Would every white Virginian who has not “blacked up” please come forward?

America’s racist history is repeating itself as farce in the southern state

February 08, 2019
Photo: Brian Cahn/Zuma Press/PA Images
Photo: Brian Cahn/Zuma Press/PA Images
No matter how much Americans hate this idea, the past is never dead. Nor is it past. Especially in the grand old Commonwealth of Virginia, the first English colony in North America, the cradle of presidents, and now the place where America’s racist history has come back to bite us on the bum.

Ralph Northam, Virginia’s newly-elected governor, may be forced to resign. A conservative news site unearthed a truly ghastly photo from his 1984 medical school yearbook (Northam is a pediatrician) of one white man in minstrel show makeup standing next to another man in Ku Klux Klan robes and hood.

Northam’s handling of this was about as graceful as a greased pig on a polished floor. First he told the world that yes, alas, he was the blackface guy. Or maybe the Klan guy. He wasn’t sure. But he was very, very sorry. Then a couple of days later, he held a news conference to say that, upon reflection, he’d decided he wasn’t either of those guys were him. However, he had indeed appeared in blackface in 1984, dressed up as Michael Jackson for a dance contest. He’d learned to moonwalk, you see: “I had the shoes. I had a glove, and I used just a little bit of shoe polish to put under my—or on my—cheeks,” Northam said.“The reason I used a very little bit is because, I don't know if anybody's ever tried that, but you cannot get shoe polish off.”

Both Virginia’s United States senators as well as many in its congressional delegation immediately urged Northam to resign and allow Lieutenant Governor Justin Fairfax, who is African American and also said Northam should resign, to take over as governor.

No sooner than the newspapers began running stories on how Fairfax would become Virginia’s second black governor, Big League Politics, the same online site that outed Northam, reported accusations that Fairfax sexually assaulted a political science professor in 2004. Fairfax says it was a consensual encounter. She says he lured her to his hotel room “to retrieve documents,” began kissing her, then forced himself on her. The National Organisation for Women, Hillary Clinton, and presidential candidate Julian Castro, among others, are calling for him to step down, too.

If Fairfax goes, next in line to be governor would be Attorney General Mark Herring, generally considered a safe pair of hands. Or he was, until he came forward to declarethat in 1980, he, too, put on blackface and dressed up as rapper Kurtis Blow at a University of Virginia student party.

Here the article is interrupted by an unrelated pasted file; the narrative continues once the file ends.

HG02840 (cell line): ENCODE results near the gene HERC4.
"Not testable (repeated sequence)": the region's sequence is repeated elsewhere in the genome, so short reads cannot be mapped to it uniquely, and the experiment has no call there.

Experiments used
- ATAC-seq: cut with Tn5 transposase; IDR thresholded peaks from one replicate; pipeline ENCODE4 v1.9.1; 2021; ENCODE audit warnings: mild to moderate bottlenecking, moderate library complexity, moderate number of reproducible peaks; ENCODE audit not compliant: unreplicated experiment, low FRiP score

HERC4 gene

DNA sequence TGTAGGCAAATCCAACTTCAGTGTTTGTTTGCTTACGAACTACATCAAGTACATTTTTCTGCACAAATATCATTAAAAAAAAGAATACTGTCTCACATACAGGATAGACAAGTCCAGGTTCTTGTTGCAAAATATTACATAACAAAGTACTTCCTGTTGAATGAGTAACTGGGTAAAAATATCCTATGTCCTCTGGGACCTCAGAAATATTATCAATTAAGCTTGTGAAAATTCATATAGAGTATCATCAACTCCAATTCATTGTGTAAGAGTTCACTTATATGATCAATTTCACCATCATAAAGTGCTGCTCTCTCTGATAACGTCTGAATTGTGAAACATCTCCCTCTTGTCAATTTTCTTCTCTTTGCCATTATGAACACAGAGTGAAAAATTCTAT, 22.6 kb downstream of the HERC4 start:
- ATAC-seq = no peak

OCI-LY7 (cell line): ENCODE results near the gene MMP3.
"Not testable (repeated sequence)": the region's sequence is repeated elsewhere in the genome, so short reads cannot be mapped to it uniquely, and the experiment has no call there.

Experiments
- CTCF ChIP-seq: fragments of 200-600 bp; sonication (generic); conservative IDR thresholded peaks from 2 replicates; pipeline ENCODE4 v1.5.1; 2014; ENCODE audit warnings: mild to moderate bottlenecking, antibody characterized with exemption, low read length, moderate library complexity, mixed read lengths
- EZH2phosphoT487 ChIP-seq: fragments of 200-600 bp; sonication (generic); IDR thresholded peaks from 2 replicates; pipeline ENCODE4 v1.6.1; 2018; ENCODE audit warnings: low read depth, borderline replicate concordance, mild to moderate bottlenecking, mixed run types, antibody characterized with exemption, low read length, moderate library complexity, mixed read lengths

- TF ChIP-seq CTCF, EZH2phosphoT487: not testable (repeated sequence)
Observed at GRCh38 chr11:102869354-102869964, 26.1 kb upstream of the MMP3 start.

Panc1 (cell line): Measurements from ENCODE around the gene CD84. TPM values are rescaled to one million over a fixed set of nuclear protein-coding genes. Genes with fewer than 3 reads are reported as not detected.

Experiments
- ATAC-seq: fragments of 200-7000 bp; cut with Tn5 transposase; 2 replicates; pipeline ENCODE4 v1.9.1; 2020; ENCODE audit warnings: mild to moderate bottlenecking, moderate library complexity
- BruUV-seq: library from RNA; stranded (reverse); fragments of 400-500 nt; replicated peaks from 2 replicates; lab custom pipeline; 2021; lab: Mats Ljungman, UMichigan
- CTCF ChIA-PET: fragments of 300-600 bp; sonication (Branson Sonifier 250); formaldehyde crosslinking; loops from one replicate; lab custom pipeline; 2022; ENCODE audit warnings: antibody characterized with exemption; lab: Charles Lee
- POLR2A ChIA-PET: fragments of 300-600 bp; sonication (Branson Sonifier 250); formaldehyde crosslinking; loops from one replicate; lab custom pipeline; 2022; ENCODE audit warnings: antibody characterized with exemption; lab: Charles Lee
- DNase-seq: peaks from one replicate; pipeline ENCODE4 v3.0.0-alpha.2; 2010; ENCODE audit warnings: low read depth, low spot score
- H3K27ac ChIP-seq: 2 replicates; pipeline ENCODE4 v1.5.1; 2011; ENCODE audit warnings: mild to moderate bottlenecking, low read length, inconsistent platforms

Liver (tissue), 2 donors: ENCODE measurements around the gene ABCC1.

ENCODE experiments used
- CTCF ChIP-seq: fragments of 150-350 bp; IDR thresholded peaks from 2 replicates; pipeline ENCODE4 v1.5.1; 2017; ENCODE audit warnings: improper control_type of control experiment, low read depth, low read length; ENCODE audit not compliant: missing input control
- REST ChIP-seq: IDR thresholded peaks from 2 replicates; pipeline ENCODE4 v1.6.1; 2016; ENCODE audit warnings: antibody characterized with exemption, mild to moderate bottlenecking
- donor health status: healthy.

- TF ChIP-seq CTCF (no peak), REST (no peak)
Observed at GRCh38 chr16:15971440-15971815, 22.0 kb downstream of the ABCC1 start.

All three of these are Democrats—the party which prides itself on being “woke.” The party which regularly accuses Republicans of racism; the party which chose Stacey Abrams, a rising Democratic star who also happens to be African American, to deliver the “response” to Donald Trump’s recent State of the Nation address.

Gleeful Republicans lost no chance to remind everyone that in the 19thcentury, Democrats were the party of slavery while they were the party of Lincoln the liberator. They hope that this avalanche of embarrassment brings down the entire Democrat-run government of Virginia. If Northam, Fairfax, and Herring all resign, the next in line for the governorship would be Kirk Cox, the Republican Speaker of the state House of Delegates.

While no one has—as yet—accused Cox of gross racial idiocy, it’s now been reported the top Republican in the state senate presided over a college publication bursting with backwardness: references to “Chinks” and “Japs,” sexist “humour,” and loads of young chaps in blackface.

One wonders if it might not be quicker if every Virginian who has not 1. blacked up; or 2. been accused of sexual assault, came forward.

Blackface goes back to when white performers would darken their faces with burnt cork. This passed for popular entertainment in American till at least the 1920s. Obviously, some people still think it’s a hoot. Florida’s recently installed secretary of state stepped down when photos from 2005 emerged of him in blackface, a head-rag, and falsies. He says he went to a Halloween party as a “Hurricane Katrina victim.” There are plenty of other examples, all across the nation.

But in Virginia, the issue of race is particularly raw. No one has forgotten the 2017 Charlottesville riots during which “Blood and soil!” chanting white supremacists killed one woman and injured dozens of other counter-protestors. And 2019 is the 400th anniversary of African Slavery in what would become the United States. In 1619, English privateers brought 20 Angolan slaves to the Jamestown colony. Millions followed, crammed into the holds of ships from west Africa. After the south seceded from the Union to form the Confederacy in 1861, the Virginian aristocrat Robert E. Lee became its top military leader, and after Montgomery, Alabama was deemed too hot and too lacking in comfortable hotels, Richmond, Virginia became the Confederacy’s capital city. Practically every inch of Virginia was either plantation land or a Civil War battlefield or both.

Virginia Democrats ran in the 2018 elections on a platform of overcoming the state’s long, racially-vexed history, and voters rewarded them with more state and national officials than they’d won in years. Now, in the run-up to the 2020 general election, Republicans smell blood.

Yet it may be all right in the end for Virginia Democrats. As of this writing, Gov. Ralph Northam is still hanging on, hoping that all these other race scandals will eclipse or soften his, perhaps counting on the president of the United States to say or do something so atrocious that his star turn as Michael Jackson will soon be forgotten.